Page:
With the Super Bowl fast approaching, and with tickets being scalped for a decidedly prohibitive $5,000 a pop, chances are you're contemplating how to pull off a watching party in your living room. If you're like us, though, the thought of another 6-foot sub (along with the requisite chips and salsa) makes you want to sleep right through the Super Bowl and wake up when spring training commences. We're also guessing that you're a lot more interested in actually watching the game than having to scurry around the kitchen making food for guests who will be glued to the flat-screen and mostly ungrateful for your efforts.
Our thoughts immediately turned to Eat Jo Dawgs, a hot dog catering service whose all-beef wares we first sampled during last fall's Taste of Arlington. One look at the website -- A five-cheese dog? A bacon-wrapped, deep-fried dog? -- left us even more intrigued. We decided to throw ourselves a lunchtime hot dog office party and have the Eat Jo Dawgs team cater it.
Could this be the catering outlet we've been seeking for our Super Bowl extravaganza? What exactly is a Monte Cristo Dawg, and why does it come with raspberry sauce?
Oh, and the most pressing question of all: Would our arteries survive the experiment? We invited 15 of our closest and hungriest colleagues to help find out.
The back story: The brainchild of chef Joe Patrick and his brother Tony Patrick, who are presently searching for a space to open an Eat Jo Dawgs restaurant, came about because its creators were looking to do something different than the usual Mexican-barbecue-hamburger catering service. Using Black Angus all-beef hot dogs from Farmland, Eat Jo Dawgs allowed us to choose from five specialty hot dogs (from a larger menu of about 20 options) for our party of 15. There are also bratwurst and polish sausages available, along with a multitude of side-dish options.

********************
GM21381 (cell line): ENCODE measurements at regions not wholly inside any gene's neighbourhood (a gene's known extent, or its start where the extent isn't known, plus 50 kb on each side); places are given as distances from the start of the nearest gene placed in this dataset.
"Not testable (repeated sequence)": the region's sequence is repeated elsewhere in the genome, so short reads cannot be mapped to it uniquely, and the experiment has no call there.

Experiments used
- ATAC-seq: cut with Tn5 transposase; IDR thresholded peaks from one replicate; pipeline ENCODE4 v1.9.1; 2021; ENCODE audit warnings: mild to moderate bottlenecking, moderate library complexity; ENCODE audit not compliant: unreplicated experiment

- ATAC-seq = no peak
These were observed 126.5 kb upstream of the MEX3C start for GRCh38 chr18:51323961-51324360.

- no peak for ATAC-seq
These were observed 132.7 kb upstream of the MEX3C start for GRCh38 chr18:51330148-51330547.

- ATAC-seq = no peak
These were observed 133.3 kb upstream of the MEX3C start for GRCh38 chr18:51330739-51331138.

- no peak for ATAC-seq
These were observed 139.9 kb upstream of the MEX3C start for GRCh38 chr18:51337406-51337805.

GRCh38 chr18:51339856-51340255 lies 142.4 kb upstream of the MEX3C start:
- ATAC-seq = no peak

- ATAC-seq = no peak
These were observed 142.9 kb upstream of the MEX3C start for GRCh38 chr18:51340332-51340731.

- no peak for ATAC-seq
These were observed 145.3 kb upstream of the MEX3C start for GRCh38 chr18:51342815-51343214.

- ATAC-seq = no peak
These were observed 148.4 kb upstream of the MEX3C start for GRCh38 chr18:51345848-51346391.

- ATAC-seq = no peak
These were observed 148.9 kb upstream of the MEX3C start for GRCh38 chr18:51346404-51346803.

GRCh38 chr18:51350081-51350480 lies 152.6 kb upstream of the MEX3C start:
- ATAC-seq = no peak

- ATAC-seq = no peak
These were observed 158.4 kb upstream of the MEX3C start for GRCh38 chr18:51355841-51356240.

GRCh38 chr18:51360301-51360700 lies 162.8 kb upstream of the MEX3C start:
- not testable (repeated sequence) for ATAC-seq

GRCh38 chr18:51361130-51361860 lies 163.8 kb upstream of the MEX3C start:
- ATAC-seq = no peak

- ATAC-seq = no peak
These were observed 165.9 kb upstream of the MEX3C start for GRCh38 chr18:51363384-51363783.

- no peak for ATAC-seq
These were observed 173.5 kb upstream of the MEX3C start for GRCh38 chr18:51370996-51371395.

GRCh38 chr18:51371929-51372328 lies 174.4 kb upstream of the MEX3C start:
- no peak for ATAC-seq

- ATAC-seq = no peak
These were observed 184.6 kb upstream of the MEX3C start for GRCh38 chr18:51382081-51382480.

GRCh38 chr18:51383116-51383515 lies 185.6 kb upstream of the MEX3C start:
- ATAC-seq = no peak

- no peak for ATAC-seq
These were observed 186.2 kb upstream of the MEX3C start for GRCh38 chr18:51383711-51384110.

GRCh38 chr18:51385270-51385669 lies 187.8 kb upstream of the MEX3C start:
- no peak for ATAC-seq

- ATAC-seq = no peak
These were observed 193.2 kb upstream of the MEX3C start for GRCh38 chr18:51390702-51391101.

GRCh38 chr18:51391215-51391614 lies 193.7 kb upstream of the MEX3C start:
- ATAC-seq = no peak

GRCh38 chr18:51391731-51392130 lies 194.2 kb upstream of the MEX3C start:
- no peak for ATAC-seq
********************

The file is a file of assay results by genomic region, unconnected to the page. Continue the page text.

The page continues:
The setup is simple -- a few Sterno trays filled with hot dogs and chili, a portable deep fryer, and a dozen or so condiments -- but the variations of flavor the Patricks are able to conjure up are impressive. Best of all was the fun factor: Within 15 minutes of service, we had a line 15 deep, with people debating whether to have their hot dog deep-fried.
Time to pop a Lipitor and start tasting.
The dazzling dogs: The group's favorite, by far, was the Natural Disaster. The hot dog is wrapped in bacon and then dropped into the deep fryer and then topped with chili, jalapeño relish, onion rings, coleslaw and tomatoes. The big, beefy dog provided the perfect foundation for a seemingly chaotic mix of toppings. This one hits all corners of the tastes buds -- smoky, spicy, sweet, salty and creamy. Our only gripe: The bun barely held together beneath so much weight.
The close-runner-up was the Monte Cristo Dawg, yet another deep-fried concoction. This one is wrapped in ham, Swiss cheese and batter; deep-fried; and served with a raspberry horseradish sauce. The combination is unexpected and quirky -- not something you'd want every day, but definitely something you should try. We also dug the All the Way Home Dawg, Eat Jo's idea of "the works" -- pretty much all the toppings, minus the deep-fry. Of the two sides we sampled, the coleslaw had a nice crunch and was light on the mayo, just the way we like it, and the fried-on-the-spot french fries were nicely spiced and sinfully good (provided you didn't think about the fact that they were being cooked in the same oil as the hot dogs).
The droopy dogs: Reviews were mixed for the Smokin' Dawg, which features onion, applewood-smoked bacon and Shiner barbecue sauce. Some liked the idea of barbecue sauce on their dog, but the majority found the sauce's flavor a little too potent. The biggest disappointment of the day turned out to be the Dawg on Bleu. We love the idea of blue cheese and bacon on a hot dog (we love the idea of blue cheese and bacon on anything), but Eat Jo Dawgs employs bottled blue cheese dressing for a hot dog that's begging for fresh crumbles.
The fallout: Midway through the party, one of our colleagues in the main newsroom posted the following to her Facebook wall: "It smells like someone is frying up greasy chicken-fried steak in the newsroom." That's what we get for not inviting everyone. But as word spread that there were hot dogs in the DFW.com corner, more and more curious faces emerged in our doorway.
The price tag was nothing to complain about. The bill came to $296, including a tip; and while the meal was catered for 15, the portions ended up serving at least 25. Compared with the usual cost of throwing a home or office party, that's pretty reasonable -- especially considering that the Patricks brought soft drinks and cleaned up the mess. As of last week, Eat Jo Dawgs was still available on Super Bowl Sunday. Seems to us you might want to book them while you still can.